The pig with the black feet is an insomniac.
Long ago kids left a mask in the yard filled
with leaves. Now the insomniac wears it –
leaning his head down, snuffing, it sticks
to his moist snout, and he’s Marlon Brando.
We find hidden, delicately stripped orange skins,
candy wrappers, and shredded letters
that name him, Albert. He’s like a Russian—
enormous, vulnerable, perhaps tragic—
a lover of darkness – snow-capped trashcans,
coal bins, ships’ holds, sinkholes. He wanders
in the nightwoods for days, sending back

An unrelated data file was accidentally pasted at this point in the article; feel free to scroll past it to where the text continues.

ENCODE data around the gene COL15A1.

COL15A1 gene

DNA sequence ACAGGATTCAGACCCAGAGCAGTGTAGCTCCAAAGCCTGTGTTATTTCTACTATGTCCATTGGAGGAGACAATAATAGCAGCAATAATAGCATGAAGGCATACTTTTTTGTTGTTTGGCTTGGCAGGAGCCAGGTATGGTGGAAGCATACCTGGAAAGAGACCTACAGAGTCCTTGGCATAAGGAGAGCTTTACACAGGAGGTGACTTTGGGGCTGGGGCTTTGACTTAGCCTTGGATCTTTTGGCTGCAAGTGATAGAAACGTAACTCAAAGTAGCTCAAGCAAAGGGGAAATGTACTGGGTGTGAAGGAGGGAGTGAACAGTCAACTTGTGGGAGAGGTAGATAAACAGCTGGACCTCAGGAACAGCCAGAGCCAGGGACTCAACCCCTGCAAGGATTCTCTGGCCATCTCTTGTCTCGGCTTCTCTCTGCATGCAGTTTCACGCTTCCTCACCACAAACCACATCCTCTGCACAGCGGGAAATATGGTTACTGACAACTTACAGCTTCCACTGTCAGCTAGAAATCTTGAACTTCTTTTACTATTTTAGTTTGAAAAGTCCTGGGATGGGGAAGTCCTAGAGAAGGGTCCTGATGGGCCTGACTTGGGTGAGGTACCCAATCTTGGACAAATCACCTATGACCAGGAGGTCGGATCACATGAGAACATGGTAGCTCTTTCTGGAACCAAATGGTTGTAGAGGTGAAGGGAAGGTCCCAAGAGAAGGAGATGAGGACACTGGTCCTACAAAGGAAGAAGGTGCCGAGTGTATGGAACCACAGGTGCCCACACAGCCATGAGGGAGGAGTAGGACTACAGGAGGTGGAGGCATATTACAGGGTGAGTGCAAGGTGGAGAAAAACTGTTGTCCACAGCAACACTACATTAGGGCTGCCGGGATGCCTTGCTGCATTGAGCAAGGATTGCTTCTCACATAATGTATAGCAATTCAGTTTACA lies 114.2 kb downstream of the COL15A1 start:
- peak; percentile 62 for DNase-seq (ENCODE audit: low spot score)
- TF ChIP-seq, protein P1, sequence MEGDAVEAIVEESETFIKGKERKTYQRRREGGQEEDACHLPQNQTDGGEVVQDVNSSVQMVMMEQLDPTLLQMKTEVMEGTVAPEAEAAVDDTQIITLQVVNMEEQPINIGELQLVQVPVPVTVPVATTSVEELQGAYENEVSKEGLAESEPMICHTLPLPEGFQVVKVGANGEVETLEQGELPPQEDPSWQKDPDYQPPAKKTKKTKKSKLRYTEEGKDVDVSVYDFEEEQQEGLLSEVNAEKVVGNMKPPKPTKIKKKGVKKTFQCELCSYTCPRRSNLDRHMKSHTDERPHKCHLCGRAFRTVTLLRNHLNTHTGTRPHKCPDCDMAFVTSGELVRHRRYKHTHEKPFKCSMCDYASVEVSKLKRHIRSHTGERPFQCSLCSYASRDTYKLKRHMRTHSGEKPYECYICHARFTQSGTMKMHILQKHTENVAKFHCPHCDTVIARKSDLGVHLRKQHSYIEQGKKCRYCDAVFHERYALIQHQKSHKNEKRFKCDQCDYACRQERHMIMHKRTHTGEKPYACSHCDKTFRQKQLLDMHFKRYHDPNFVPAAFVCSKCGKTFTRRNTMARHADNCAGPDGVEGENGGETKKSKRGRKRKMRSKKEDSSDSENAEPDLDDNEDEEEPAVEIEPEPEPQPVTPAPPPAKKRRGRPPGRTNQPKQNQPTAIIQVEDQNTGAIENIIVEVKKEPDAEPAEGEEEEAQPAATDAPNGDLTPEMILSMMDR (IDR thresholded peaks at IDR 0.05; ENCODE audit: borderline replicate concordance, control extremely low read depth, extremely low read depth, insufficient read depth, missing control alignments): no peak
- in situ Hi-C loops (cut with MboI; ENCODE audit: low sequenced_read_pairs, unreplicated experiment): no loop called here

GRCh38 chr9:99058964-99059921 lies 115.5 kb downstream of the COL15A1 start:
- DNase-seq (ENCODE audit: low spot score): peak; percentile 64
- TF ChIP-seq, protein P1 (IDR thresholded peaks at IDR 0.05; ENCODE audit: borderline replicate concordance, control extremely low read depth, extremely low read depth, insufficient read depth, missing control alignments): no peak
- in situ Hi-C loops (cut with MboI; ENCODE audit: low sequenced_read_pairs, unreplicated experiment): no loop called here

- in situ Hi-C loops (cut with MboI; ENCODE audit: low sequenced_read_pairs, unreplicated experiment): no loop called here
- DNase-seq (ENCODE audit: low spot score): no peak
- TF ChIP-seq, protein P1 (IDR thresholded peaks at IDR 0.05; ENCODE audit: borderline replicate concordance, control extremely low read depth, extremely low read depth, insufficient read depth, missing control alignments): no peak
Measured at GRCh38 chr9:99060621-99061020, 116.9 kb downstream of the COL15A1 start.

sounds like the ripple of radio voices,
until it’s not Christmas, just one more day
and he hangs by his slick black feet, unzipped,
the warm wet release lipping his chin.
Never promiscuous in his affections
he understood being human, the chasm
between the classes, but never condescended,
even when he must have known he’d be eaten
with on paper plates.